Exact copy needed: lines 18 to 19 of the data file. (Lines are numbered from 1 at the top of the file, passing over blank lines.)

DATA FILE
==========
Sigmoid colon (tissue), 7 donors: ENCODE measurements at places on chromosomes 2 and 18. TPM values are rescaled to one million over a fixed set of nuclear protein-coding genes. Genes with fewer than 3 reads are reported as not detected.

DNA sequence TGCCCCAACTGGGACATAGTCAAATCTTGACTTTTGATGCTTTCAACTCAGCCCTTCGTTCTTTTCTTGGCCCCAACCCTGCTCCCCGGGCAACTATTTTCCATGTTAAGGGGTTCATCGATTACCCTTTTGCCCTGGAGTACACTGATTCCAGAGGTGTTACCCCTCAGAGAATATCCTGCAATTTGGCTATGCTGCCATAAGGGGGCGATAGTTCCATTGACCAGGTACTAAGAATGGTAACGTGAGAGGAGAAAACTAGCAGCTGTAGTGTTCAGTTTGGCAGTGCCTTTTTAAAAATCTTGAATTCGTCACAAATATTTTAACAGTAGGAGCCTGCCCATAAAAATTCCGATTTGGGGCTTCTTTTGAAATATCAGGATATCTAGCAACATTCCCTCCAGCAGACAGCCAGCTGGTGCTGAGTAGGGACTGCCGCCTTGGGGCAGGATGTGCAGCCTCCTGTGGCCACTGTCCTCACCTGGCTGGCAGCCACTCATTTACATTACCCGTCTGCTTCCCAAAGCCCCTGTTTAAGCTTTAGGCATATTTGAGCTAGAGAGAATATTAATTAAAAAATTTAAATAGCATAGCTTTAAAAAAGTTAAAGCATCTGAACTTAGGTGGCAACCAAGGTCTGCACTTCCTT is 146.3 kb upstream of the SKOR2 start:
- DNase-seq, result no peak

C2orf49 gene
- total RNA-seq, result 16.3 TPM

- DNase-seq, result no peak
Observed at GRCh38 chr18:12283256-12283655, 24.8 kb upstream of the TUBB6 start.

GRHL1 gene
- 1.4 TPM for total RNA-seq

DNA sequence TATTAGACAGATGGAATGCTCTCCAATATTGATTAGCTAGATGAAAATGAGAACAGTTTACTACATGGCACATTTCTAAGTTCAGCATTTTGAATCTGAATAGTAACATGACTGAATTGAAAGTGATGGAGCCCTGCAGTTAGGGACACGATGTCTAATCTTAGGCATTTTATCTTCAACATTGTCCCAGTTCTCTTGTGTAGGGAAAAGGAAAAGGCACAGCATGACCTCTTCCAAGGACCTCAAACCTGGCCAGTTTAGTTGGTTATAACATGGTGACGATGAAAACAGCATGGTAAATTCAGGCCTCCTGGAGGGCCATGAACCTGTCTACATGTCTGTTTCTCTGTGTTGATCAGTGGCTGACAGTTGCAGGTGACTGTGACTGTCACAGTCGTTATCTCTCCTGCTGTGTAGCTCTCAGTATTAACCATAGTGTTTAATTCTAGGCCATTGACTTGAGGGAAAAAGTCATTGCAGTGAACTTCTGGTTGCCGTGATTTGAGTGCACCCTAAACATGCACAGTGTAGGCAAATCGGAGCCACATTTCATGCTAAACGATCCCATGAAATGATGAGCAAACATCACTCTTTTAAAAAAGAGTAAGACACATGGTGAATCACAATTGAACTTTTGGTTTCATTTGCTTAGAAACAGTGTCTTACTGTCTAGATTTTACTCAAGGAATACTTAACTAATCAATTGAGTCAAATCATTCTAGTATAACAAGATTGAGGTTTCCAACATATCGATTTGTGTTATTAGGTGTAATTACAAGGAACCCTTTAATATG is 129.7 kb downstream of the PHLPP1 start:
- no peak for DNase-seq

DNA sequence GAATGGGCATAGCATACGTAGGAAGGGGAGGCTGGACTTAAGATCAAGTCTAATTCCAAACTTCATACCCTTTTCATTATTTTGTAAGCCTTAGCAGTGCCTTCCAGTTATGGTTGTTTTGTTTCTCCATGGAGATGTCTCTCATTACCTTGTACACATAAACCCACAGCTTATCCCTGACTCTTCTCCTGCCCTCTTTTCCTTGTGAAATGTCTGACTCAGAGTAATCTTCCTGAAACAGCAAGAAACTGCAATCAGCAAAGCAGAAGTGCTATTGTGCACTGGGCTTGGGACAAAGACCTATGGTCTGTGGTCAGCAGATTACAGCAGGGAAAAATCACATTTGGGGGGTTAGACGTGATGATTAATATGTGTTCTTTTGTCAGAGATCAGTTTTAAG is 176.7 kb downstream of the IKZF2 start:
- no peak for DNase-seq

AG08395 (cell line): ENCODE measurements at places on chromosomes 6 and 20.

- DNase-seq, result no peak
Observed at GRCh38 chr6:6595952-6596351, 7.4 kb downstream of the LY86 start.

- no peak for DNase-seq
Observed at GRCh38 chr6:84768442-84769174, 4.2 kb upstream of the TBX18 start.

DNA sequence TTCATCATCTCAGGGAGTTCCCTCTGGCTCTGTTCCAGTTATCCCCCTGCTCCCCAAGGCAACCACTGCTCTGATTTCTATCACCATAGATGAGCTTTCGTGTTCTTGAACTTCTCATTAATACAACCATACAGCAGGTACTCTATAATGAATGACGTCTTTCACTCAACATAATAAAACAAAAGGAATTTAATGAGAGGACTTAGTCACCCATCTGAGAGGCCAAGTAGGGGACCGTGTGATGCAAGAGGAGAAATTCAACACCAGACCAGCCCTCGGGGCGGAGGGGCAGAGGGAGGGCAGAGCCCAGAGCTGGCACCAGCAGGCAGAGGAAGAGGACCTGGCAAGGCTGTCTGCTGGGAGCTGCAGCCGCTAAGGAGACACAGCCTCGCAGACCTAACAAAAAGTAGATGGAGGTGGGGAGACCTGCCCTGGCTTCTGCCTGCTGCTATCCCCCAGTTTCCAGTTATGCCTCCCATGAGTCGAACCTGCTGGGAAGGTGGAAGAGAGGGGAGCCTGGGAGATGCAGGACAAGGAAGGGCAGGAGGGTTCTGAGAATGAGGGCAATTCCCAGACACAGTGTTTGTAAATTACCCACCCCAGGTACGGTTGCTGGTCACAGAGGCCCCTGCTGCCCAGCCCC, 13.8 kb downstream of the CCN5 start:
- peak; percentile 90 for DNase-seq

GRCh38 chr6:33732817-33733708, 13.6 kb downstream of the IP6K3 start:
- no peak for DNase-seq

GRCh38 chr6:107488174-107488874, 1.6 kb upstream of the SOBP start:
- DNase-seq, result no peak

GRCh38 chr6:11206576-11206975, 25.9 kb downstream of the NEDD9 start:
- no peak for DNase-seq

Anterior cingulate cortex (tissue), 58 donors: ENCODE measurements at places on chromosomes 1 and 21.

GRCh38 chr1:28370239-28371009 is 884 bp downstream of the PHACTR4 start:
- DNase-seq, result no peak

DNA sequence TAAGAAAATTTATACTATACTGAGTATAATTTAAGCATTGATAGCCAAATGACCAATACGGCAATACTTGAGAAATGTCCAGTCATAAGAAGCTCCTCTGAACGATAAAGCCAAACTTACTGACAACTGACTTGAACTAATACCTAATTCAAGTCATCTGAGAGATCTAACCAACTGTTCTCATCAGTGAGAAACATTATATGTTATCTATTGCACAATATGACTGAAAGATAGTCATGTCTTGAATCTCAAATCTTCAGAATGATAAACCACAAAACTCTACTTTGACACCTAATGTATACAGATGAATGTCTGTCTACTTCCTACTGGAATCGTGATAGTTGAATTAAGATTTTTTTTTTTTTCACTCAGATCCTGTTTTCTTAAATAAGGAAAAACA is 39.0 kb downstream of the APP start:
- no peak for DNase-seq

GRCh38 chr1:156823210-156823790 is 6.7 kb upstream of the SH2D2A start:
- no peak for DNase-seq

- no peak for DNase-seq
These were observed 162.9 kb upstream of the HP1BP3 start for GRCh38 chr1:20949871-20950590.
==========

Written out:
Observed at GRCh38 chr6:84768442-84769174, 4.2 kb upstream of the TBX18 start.

DNA sequence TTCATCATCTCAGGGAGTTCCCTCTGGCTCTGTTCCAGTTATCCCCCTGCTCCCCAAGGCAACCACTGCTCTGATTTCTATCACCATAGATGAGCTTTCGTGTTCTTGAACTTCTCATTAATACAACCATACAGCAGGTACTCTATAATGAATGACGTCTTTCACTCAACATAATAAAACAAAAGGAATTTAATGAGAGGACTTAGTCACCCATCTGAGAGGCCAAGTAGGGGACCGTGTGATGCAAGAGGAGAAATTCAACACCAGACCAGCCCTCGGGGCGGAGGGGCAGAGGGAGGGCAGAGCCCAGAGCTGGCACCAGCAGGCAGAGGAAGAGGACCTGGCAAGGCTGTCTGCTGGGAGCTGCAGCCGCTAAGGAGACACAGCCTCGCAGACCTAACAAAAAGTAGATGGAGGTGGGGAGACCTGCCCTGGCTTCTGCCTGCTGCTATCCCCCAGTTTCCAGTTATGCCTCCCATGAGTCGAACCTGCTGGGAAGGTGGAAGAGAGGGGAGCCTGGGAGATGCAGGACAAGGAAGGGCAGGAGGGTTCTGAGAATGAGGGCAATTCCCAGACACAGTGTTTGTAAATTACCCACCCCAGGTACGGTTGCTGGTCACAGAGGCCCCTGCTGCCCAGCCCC, 13.8 kb downstream of the CCN5 start: